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Any one can revise my PSYC paper?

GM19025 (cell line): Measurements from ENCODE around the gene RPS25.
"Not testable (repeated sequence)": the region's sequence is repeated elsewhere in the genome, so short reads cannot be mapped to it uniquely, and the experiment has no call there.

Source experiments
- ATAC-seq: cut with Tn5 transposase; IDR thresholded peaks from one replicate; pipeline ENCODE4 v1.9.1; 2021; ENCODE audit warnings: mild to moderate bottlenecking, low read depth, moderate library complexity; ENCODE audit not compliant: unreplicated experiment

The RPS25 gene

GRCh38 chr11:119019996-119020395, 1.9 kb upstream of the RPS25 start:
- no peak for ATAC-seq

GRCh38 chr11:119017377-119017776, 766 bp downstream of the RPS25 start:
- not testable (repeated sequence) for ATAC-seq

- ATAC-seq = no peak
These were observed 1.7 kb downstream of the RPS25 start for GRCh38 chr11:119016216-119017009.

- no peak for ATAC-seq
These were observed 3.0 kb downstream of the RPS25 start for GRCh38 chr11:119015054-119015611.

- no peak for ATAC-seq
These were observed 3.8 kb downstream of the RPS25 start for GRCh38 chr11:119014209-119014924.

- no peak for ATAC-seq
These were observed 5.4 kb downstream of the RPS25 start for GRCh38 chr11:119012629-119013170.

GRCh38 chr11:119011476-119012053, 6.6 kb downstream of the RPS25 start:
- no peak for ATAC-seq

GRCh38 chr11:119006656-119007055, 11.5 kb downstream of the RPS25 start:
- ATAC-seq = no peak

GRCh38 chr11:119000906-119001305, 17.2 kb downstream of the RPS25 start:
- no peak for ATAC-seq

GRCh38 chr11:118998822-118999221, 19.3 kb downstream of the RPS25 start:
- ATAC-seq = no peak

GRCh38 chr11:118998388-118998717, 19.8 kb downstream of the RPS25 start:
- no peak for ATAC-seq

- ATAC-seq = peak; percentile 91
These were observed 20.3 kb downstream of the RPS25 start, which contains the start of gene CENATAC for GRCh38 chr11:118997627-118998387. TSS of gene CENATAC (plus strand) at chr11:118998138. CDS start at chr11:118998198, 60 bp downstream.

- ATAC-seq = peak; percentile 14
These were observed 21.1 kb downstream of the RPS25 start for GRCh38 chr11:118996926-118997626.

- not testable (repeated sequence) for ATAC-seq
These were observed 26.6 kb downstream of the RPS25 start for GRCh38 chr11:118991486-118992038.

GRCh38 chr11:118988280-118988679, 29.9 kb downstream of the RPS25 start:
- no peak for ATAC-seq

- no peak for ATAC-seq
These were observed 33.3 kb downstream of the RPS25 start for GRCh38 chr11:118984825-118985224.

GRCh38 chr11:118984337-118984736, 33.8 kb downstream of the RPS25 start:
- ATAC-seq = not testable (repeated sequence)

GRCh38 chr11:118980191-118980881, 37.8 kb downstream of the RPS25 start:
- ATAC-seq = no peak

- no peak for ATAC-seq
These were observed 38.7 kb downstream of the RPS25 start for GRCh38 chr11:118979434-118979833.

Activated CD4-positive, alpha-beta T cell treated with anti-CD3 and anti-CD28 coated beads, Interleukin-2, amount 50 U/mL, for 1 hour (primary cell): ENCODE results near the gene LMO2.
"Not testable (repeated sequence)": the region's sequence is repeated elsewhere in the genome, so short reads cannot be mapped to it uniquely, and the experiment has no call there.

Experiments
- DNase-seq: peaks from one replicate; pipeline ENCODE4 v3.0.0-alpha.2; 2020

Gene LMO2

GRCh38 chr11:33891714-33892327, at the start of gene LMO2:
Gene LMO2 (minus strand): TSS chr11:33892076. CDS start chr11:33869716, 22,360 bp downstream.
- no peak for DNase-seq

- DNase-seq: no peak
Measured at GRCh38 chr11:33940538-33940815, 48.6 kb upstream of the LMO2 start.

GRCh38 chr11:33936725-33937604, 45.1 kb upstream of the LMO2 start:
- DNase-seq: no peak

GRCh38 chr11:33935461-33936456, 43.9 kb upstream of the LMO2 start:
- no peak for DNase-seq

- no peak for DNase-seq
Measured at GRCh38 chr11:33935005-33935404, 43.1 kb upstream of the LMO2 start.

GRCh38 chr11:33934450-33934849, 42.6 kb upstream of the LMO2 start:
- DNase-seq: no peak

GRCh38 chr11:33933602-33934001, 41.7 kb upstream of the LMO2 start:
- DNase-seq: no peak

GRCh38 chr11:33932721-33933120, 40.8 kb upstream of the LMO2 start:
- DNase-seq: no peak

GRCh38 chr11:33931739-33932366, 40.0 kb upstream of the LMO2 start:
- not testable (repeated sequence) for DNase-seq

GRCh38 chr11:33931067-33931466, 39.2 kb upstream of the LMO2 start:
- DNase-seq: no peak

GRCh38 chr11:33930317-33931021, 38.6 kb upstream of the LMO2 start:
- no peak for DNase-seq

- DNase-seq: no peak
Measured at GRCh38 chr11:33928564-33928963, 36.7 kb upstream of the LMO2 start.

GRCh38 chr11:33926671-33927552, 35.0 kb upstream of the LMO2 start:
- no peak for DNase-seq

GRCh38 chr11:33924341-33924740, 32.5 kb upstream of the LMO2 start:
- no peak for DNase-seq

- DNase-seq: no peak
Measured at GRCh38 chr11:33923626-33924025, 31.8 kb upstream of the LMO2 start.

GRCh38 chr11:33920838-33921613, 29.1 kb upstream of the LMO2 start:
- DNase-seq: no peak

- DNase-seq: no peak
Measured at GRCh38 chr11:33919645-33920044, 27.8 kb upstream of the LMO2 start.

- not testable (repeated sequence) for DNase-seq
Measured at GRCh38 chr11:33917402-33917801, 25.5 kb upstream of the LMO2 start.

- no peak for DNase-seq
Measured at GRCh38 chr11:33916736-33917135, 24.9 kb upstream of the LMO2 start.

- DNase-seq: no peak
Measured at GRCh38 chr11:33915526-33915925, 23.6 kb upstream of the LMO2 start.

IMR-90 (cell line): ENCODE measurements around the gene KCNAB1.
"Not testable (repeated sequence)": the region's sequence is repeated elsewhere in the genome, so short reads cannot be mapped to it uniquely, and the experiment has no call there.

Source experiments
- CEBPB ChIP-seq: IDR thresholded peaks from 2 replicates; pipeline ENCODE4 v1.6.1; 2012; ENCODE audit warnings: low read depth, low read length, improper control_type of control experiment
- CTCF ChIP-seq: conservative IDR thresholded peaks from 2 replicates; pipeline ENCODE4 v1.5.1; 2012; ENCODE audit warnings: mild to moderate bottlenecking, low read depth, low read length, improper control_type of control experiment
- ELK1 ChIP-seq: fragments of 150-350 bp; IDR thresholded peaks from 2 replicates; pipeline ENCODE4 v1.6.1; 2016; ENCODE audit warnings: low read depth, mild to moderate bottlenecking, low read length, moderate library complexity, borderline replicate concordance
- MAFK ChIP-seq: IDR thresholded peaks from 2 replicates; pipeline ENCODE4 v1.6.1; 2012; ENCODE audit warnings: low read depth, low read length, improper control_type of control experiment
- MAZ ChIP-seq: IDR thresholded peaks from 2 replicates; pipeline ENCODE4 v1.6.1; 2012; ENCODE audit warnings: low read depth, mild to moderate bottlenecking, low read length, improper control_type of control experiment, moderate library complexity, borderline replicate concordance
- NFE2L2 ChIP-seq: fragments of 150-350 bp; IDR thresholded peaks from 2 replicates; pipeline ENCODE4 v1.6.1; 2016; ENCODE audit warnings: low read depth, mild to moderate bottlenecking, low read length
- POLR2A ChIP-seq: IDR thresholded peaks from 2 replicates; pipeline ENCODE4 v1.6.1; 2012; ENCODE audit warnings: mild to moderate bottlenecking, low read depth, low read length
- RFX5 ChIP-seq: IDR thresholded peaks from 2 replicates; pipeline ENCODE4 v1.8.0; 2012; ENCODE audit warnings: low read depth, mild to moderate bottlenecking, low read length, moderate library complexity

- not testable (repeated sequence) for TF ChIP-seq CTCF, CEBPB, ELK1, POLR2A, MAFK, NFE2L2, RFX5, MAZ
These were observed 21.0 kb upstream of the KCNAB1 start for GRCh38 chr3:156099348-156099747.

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Any one can revise my PSYC paper? The paper attached has all the comments of my professor, need you to re-arrange some points of views, add some more info and the most importantly, improve my grammar.;Psyc303 Paper;Dissociative Identity Disorder;Illinois Institute of Technology;Wei Xiang;A20259369;Oct.28th, 2013;Dissociative Identity Disorder (DID), well known as multiple personality disorder;(MPD), is a rare mental disorder. Normally, DID patients are characterized by at least 2;personalities which are distinct and enduring, and these personalities alternately control;the behaviors of the host. DID patients essentially live with various active life;experiences and personalities which appear once upon a time occasionally without;necessarily having knowledge about knowing the existence of each otherother alters.;The shifts of DID patients personalities are usually shown constantly evidenced by the;expressions, words, ideas and the notes they wrote down. The personalities tend to;have a wide range of characteristics, habits, intelligence, emotion, attitudes;perceptions, behaviors, genders, ages and even races. Nevertheless, there is debate;about whether individuals presenting with DID in legal contexts should be Cconvicted or;not due to the reliability of DID. This brief article will argue that whether or not DID;should be recognized as a diagnosis in the Diagnostics and Statistics Manual for;Psychiatric Disorders, criminals presenting with showing diagnoses symptoms of DID;would better be placed into psychiatric hospitals in stead of prisonsthan prisons.;Firstly, the recurrent gaps and inter-personality amnesia in the recall of crimes;make it nonsense and irresponsible to put the DID patients into jails when the host and;the other personalities are not the exact alter who committed a crime. According to;DSM-IV, DID patients diagnosis a manifest inter-personality amnesia, which one;personality is unable to recall the events happened on the other personality. Since the;memories are independent, the events happened on DID patients would be inconsistent;with ordinary forgetting.. Inter-personality amnesia can occur since Eich (1997);indicated that most DID patients manifest inter-personality amnesia and experience;events by a particular personality which may be only retrievable by that same identity;although in some case, some personalities have incredibly detailed information about;the some other personalities. According to Eichs experiment, the 9 DID patients;performance in free recall were really poor, and the cue recall performance reflects;fortuitous guessing rather than gantline recollection as well. (Eich,1997) Like those DID;patients, once they commit crimes, they are usually disoriented to place in front of the;lawyers and have no idea about what happen.;Secondly, DID is still a controversial mental disease which is too hard to be;diagnosed and thus adding the difficulty for the court and psychiatrists to tell the real;DID patients from the fake ones. So, the best way is to place the DID criminals into;psychiatric hospitals in instead of prisons when it is hard to tell right from wrong.;Freeland (1993) indicated that DID have been considered rare and only 72 cases were;appeared worldwide between 1816 and 1944.However, James (1998) pointed out that;DID has increasingly been encountered in the forensic setting in North America during;20th century. The population of DID patients were booming up so rapidly that whether;the diagnosis of DID can be faked or not was highly questioned. According to the;questionnaire mailed randomly to 367 board-certified American psychiatrists, and only;about 100 respondents agreed to maintain DID without any reservations in DSM-IV;(Pope, 1999). Most psychiatrists who were involved in the questionnaire indicated that;since successive sets of diagnostic criteria for DID were only presented a structural;criterion, a more specific set of clinical signs and symptoms became a must to diagnose;this mental disorder and thus to make it easier for the court to make right decisions.;Thirdly, efficient treatments, either medical or psychological of DID are needed to;help the DID criminals to become normal so as to take their responsibility to the crime;before being placed to prison. Ellason (1997) reported a gain by 54 DID patients;following 2 years of therapy with significant improvement, and nearly 1/5 patients;personalities became integrated after the therapy. However, according to Russell;(1998), the conclusion of Ellason is not warranted. Russell (1998) indicated that the;study lacked a standard treatment protocol and had no control condition. The;improvement of intergraded patients did need qualification as well. Also, based on other;researching results, there is no clear consensus since then and it is still difficult to;integrate of all the parts into a unified identity. Since now, though the best condition is to;better manage the patient, it is still better.;Last but not least, although the efficient treatment is not yet to come, it does not;mean that prison is the final destination for DID criminals. Psychiatric hospitals, which;are isolated from society, are far better for DID patients who need to be taken care of;and under treatments. A psychiatric hospital keeps the DID patients away from the;society and thus harmless to the public. It can also help them to manage themselves;better and wait for the better treatment in the future.;References;Ellason JW, Ross CA: Two-year follow-up of inpatients with dissociative identity disorder.;Am J Psychiatry 1997, 154:832839;Russell A. Powell, PH.D., Andrew J. Howell, PH.D. Treatment Outcome for Dissociative;Identity Disorder. Am J Psychiatry 1998,155:1304-1304.;DJames, David, Journal of Forensic Psychiatry, Vol 9(2), Sep, 1998. pp. 339-361.;Subjects: Dissociative Identity Disorder;Eich, Eric Macaulay, Dawn Loewenstein, Richard J. Dihle, Patrice H., Psychological;Science, Vol 8(6), Nov, 1997. pp. 417-422. Subjects: Amnesia, Dissociative Identity;Disorder;Pope, Harrison G. Jr. Barry, Steven Bodkin, Alexander Hudson, James I.;Psychotherapy and Psychosomatics, Vol 75(1), 2006. pp. 19-24 Tracking Scientific;Interest in the Dissociative Disorders: A Study of Scientific Publication Output 1984-2003;Item;1;2;3;4;Overa;ll;Demonstrate an understanding of the disorder in;question. (4 points);Discuss whether the criterion should be changed;and how. Discussion should be logically;connected to the cited articles. (3 points);Accurately summarize the articles and relate them;to the disorder in question. (3 points);Overall writing clarity, punctuation, spelling, and;proper formatting are satisfactory with few or no;significant mistakes. (2 points)